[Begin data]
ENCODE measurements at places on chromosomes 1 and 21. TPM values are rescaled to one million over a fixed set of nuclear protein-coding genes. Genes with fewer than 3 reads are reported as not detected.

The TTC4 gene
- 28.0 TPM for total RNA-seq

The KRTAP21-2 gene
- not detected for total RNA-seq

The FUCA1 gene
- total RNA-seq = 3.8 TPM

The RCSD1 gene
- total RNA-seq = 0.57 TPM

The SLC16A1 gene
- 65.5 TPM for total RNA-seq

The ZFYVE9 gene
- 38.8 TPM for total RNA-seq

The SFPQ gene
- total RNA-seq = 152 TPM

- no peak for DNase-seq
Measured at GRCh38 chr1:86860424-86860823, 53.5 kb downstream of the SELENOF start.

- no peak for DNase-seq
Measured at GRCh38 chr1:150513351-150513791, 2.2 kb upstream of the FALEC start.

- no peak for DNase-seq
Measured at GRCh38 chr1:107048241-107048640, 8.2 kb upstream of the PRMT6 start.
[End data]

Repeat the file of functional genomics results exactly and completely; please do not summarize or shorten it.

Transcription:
ENCODE measurements at places on chromosomes 1 and 21. TPM values are rescaled to one million over a fixed set of nuclear protein-coding genes. Genes with fewer than 3 reads are reported as not detected.

The TTC4 gene
- 28.0 TPM for total RNA-seq

The KRTAP21-2 gene
- not detected for total RNA-seq

The FUCA1 gene
- total RNA-seq = 3.8 TPM

The RCSD1 gene
- total RNA-seq = 0.57 TPM

The SLC16A1 gene
- 65.5 TPM for total RNA-seq

The ZFYVE9 gene
- 38.8 TPM for total RNA-seq

The SFPQ gene
- total RNA-seq = 152 TPM

- no peak for DNase-seq
Measured at GRCh38 chr1:86860424-86860823, 53.5 kb downstream of the SELENOF start.

- no peak for DNase-seq
Measured at GRCh38 chr1:150513351-150513791, 2.2 kb upstream of the FALEC start.

- no peak for DNase-seq
Measured at GRCh38 chr1:107048241-107048640, 8.2 kb upstream of the PRMT6 start.